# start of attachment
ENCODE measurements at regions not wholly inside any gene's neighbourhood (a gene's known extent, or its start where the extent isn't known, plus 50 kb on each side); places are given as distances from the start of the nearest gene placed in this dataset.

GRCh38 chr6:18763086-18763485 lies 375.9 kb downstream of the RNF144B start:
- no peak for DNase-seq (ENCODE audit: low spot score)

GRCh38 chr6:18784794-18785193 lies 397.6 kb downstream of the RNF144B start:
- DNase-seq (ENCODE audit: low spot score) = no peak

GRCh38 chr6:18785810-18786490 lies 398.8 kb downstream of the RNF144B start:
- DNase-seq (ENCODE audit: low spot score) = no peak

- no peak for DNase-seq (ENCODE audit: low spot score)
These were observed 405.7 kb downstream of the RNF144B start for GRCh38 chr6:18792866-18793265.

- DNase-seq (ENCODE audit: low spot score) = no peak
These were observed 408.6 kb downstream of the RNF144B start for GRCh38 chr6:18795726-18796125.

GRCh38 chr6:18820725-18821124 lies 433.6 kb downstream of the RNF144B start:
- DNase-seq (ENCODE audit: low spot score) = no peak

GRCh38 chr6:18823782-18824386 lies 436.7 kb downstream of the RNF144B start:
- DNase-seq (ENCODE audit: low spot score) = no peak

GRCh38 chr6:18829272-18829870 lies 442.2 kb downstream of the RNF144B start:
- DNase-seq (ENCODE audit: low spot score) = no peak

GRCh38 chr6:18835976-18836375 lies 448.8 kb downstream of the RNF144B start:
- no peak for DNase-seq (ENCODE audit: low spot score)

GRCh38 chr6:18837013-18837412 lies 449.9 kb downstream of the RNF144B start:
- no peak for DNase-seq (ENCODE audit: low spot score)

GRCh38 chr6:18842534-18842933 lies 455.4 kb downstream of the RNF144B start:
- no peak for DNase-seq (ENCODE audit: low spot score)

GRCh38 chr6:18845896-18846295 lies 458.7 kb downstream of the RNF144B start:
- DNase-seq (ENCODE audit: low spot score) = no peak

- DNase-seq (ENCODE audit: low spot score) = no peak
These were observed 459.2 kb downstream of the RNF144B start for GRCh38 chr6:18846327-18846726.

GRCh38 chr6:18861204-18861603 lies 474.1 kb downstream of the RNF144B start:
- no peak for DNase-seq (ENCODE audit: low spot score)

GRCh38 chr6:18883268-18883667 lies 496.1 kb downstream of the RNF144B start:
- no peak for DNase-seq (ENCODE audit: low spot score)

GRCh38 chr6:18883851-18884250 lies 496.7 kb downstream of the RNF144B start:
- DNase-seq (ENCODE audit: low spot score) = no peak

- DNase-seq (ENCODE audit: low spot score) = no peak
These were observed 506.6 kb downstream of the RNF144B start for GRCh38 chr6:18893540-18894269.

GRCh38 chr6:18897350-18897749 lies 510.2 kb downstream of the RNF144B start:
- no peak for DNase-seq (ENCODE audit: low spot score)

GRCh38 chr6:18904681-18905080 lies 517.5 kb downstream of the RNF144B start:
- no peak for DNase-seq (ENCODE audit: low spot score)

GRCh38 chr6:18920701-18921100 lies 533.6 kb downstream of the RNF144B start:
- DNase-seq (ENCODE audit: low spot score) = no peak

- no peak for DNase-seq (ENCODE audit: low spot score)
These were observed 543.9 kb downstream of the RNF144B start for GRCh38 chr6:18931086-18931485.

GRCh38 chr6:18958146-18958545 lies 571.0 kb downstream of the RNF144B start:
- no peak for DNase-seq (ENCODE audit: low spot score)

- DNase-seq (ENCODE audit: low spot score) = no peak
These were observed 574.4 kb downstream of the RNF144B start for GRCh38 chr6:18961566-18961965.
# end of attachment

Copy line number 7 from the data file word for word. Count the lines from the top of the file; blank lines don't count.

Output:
- DNase-seq (ENCODE audit: low spot score) = no peak